Gauging student progress in a special education classroom is directly related to carefully following each students individualized education plan (IEP). Progress is measured in increments of growth, such as improved reading levels, as measured by standardized tests. Strengths are built upon and weaknesses are remediated whenever possible. Individual portfolios containing written work are studied by the classroom teacher in order to further evaluate progress. Depending on the outcome, adjustments may be made in content focus or in teaching strategies.
Teacher observation of a student's individual and group participation in classroom projects, as well as interaction with other students is an ongoing process of evaluation. Behavior management is measured according to an individual's specific behavioral plan and might include such things as; time on task, promptness to class, use of appropriate language, control of outbursts, or completion of assignments, etc.
Graded tests and quizzes, teacher corrected worksheets, completed assignments including both classroom and homework assignments are additional ways of evaluating student progress. Classroom participation, including positive contributions to group discussions is another valuable tool for accessing individual progress. Clearly the most important evaluation of an individual's school success or failure is a review of his attendance record. All failures in my classroom are due to lack of consistent school attendance. The ramifications of poor attendance override the best teaching strategies and the finest curriculum plans.
Unit Topic: Kwanzaa
Personal Identity Flags
This project should be assigned during the unit of study depicting Kwanzaa. Students will have already read several books on the topic, and will have engaged in group discussions concerning the holiday.
Students will create individual "Identity Flags" in the following manner. The teacher will:
1. Lead a discussion focusing on the African American flag, emphasizing the significance of the colors red, green, and black, found in both the flag and the Kwanzaa candles. Information to be reintroduced:
RED - struggle for fairness and freedom, blood
BLACK - symbol of African American unity, dark skin color
GREEN - hope for the future, spring, new growth
2. Introduce the idea of creating flags representing individuals. Show examples. Explain the meaning of the designs and colors.
3. Generate a list of at least eight items representing personal attributes. Share this with the class, and assist them in creating their own lists. Brainstorm.
4. Help the students in selecting two to four items from their list to base their flag designs on. Discuss how these could be represented.
5. Guide students in planning a sketch of what their flags will look like. Make suggestions and encouraging comments. Suggest various sizes and shapes to use for the flags.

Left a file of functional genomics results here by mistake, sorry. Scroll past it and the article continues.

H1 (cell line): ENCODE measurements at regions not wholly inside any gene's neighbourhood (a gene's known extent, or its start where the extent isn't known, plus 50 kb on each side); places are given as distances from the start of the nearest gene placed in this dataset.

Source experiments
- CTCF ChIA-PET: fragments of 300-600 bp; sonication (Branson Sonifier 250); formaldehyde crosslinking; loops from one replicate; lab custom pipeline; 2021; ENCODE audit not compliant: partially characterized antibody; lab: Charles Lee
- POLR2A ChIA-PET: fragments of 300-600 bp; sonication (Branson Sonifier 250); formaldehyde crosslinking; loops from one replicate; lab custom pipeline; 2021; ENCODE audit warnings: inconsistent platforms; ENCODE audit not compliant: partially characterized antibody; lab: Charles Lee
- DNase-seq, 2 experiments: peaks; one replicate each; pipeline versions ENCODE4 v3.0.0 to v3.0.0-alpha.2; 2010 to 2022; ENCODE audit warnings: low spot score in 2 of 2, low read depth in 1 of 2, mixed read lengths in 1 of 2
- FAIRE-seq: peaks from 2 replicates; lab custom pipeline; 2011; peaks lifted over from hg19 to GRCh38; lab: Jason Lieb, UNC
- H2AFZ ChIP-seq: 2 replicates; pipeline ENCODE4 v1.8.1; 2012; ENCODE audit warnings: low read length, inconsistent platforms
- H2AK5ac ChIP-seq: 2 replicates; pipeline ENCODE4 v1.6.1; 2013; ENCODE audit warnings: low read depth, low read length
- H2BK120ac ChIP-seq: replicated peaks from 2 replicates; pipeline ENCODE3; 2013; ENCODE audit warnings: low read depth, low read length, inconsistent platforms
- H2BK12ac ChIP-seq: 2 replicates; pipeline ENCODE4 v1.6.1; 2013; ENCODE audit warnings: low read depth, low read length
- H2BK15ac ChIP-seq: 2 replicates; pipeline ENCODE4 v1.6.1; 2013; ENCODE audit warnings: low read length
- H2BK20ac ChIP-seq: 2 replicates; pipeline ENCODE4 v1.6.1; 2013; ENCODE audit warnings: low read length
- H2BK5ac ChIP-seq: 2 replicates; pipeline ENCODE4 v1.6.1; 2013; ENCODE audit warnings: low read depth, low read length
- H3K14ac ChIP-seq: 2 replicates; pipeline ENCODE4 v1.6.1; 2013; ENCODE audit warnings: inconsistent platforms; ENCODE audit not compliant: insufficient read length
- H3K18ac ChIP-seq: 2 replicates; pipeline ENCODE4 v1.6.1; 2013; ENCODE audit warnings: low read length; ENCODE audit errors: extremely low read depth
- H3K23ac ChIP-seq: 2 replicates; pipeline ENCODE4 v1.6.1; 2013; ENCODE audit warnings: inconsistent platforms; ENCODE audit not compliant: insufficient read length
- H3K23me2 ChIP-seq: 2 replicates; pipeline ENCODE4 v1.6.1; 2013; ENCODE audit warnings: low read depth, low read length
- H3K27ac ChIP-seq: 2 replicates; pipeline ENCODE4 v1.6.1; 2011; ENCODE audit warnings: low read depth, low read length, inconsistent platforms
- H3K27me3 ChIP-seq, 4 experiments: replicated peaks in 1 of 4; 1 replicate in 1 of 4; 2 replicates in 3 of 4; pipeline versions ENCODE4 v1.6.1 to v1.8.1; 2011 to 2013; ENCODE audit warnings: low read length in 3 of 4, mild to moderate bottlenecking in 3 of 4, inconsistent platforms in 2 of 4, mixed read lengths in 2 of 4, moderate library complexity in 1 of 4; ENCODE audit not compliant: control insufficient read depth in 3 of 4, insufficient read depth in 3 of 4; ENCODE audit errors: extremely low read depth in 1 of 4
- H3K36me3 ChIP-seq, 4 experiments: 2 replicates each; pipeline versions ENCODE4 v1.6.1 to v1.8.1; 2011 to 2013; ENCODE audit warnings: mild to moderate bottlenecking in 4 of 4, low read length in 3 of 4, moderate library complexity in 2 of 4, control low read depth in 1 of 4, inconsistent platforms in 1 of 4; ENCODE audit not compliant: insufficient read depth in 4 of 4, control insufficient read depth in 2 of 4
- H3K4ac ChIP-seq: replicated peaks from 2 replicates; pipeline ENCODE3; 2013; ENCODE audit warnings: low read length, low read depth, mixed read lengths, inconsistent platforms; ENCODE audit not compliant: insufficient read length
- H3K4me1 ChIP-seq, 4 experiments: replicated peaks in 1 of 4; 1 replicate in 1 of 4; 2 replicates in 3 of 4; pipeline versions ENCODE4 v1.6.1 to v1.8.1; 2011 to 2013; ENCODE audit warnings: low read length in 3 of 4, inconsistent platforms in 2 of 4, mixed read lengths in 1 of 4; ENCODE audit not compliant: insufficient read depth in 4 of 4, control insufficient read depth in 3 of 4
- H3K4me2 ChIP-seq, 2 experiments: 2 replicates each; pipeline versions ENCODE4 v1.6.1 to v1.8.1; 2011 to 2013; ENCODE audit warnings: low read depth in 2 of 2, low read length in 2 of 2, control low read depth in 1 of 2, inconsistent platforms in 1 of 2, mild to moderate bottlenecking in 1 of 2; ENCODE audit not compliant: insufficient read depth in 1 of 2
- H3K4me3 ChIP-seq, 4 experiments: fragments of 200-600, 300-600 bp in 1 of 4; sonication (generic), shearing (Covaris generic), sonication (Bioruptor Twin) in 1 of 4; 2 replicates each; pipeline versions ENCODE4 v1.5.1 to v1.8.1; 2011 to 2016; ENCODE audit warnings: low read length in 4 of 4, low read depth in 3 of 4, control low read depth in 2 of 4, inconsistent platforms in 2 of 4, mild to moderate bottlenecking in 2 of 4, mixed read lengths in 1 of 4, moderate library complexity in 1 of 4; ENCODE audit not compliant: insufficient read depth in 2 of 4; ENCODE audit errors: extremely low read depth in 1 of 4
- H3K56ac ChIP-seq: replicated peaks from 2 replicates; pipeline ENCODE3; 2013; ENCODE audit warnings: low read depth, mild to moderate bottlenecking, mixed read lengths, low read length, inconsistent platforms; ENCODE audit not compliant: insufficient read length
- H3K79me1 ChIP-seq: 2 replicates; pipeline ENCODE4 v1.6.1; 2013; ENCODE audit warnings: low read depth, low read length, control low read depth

6. Present the students with a choice of materials to use; colored paper, felt, material, paint, markers, etc. Assist students in creating individual flags or banners.
7. Assign students the task of describing their flags in writing. Expect outcomes to vary according to ability levels.
8. Display the finished products (flags with descriptions) in the classroom, or in another suitable location within the school building.
Unit Topic: St. Patrick's Day
This test should be given following the completion of the unit of study on St. Patrick's Day.
Answer the following statements with the words TRUE or FALSE. If you think that a statement false, please correct it with your own words.
1. Saint Patrick is credited with bringing Christianity to Ireland.
2. Churches and schools in Ireland were started by St. Patrick.
3. Irish people celebrate St. Patrick's Day by wearing blue.
4. Saint Patrick spent six years in captivity, tending sheep.
5. The shamrock is a symbol of St. Patrick's Day.
6. According to legend, St. Patrick drove the snakes out of Ireland with drumming, and hurled the last one into the sea.
7. Saint Patrick was a humble man, who helped the poor.
8. People celebrate St. Patrick's Day in the Fall.
9. The largest St. Patrick's Day parade is held in New York City.
10. People often celebrate St. Patrick's Day by eating a meal of corned beef and cabbage.
11. Adults never drink beer on St. Patrick's Day.
12. Saint Patrick's Day was first celebrated in Philadelphia in 1780 by the Friendly Sons of St. Patrick.
Unit Topic: Hanukkah
This worksheet should be assigned during study of the Hanukkah holiday. Students will be in the process of reading various books cited in the unit.
Choose the best answer from the words in the box below. Write that answer in the blank to complete the sentence. You may use reference materials to help you fine the correct answer.
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Festival of Lights Menorah dreydl
1. ________ is the holiday which celebrates the religious freedom won by the Jews many years ago.
2. Today Hanukkah is celebrated for _______ days.
3. The __________________ is a Jewish candle holder, shaped like a tree.
4. Each evening during Hanukkah, candles are lit to celebrate the importance of _____________.
5. The ______________________ or "servant candle" is used to light the other candles in the Menorah.
6. The four-sided top used for playing games is called a ___________________.
7. Coins given to Jewish children are called _______________________.
8. Hanukkah is sometimes called the ___________________________.